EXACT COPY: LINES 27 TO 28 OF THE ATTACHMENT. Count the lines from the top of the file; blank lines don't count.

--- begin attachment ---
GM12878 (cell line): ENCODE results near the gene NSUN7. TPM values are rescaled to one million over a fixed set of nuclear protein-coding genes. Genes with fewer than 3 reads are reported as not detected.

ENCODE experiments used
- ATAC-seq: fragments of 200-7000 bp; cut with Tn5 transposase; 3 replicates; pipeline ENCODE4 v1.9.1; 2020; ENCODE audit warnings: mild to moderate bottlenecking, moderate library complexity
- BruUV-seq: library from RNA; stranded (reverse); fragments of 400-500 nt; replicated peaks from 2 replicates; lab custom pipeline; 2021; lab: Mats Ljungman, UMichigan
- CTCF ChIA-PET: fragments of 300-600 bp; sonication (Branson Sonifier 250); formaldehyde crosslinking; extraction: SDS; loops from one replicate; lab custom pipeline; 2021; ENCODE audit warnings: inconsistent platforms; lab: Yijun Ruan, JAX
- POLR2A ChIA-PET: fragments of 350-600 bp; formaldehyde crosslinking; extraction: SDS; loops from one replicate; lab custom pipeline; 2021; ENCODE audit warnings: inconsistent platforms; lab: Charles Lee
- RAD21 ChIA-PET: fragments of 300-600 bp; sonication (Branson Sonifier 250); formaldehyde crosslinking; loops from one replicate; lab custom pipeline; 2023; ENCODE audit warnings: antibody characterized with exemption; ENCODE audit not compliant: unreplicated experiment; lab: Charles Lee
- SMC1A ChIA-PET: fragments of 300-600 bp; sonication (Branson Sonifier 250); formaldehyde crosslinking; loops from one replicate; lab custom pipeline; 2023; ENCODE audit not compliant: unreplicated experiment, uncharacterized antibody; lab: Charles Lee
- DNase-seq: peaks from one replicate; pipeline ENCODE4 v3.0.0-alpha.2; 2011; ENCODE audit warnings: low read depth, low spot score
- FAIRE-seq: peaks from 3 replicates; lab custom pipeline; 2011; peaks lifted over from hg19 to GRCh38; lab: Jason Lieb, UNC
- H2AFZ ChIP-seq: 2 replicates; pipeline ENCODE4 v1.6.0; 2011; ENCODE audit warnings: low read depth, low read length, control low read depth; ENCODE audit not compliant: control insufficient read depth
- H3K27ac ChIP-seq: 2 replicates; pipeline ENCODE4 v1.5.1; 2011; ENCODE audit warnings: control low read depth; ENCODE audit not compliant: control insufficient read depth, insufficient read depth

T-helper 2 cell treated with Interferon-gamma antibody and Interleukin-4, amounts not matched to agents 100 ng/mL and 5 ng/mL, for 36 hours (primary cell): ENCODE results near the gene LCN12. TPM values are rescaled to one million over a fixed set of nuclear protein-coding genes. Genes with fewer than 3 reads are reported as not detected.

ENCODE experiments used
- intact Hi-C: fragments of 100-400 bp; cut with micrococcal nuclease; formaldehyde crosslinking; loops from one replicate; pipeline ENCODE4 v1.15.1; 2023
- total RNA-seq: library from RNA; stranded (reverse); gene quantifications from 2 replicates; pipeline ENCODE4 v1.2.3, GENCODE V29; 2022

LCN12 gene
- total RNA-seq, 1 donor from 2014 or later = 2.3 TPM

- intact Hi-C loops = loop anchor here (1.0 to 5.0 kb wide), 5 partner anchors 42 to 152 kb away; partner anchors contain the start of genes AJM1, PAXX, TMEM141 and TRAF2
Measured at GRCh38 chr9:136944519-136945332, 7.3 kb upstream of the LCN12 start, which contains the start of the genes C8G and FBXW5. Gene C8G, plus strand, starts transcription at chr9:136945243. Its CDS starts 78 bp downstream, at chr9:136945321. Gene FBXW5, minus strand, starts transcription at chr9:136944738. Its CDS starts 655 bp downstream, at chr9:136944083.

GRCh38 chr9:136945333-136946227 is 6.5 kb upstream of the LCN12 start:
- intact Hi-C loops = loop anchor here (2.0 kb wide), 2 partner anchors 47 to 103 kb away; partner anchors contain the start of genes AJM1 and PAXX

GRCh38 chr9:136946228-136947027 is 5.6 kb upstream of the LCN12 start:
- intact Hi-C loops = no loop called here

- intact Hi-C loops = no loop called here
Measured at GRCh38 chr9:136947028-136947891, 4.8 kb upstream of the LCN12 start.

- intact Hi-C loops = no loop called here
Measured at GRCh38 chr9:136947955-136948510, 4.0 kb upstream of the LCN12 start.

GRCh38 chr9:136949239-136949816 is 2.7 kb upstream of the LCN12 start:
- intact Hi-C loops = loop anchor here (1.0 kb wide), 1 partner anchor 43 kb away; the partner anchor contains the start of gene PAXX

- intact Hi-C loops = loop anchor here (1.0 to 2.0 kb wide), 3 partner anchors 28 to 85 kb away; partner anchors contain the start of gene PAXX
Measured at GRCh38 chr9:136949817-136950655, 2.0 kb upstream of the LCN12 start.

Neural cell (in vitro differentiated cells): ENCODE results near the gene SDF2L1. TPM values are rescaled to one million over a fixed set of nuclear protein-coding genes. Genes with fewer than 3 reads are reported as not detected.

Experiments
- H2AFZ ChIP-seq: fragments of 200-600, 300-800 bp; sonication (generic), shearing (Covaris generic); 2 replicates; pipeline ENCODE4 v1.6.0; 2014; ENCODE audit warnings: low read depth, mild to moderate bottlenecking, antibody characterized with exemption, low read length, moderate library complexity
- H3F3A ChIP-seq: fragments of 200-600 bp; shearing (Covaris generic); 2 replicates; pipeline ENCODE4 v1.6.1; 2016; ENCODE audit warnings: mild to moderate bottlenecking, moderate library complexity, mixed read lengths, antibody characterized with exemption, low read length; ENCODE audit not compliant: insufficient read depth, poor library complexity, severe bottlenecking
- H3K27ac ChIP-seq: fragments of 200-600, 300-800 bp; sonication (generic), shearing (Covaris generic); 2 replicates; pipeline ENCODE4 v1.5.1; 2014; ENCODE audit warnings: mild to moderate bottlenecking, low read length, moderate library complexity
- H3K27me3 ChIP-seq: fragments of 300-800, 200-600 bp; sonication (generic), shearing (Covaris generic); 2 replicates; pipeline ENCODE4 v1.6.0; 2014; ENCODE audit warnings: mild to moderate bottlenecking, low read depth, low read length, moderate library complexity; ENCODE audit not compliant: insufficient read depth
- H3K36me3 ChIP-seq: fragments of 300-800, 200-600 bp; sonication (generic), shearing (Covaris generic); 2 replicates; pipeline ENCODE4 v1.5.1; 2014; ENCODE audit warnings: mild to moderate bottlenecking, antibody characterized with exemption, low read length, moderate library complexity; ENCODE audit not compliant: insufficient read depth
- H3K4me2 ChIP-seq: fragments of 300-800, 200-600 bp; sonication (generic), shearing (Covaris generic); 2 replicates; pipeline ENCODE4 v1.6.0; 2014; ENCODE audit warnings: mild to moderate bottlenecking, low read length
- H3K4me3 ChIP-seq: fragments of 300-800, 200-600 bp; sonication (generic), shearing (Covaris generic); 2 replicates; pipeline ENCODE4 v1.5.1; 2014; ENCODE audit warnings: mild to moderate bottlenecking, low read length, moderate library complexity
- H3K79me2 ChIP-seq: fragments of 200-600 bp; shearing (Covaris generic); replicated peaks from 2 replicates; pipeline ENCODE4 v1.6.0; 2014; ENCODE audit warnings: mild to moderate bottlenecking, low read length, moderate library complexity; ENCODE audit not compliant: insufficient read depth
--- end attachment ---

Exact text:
- intact Hi-C loops = no loop called here
Measured at GRCh38 chr9:136947955-136948510, 4.0 kb upstream of the LCN12 start.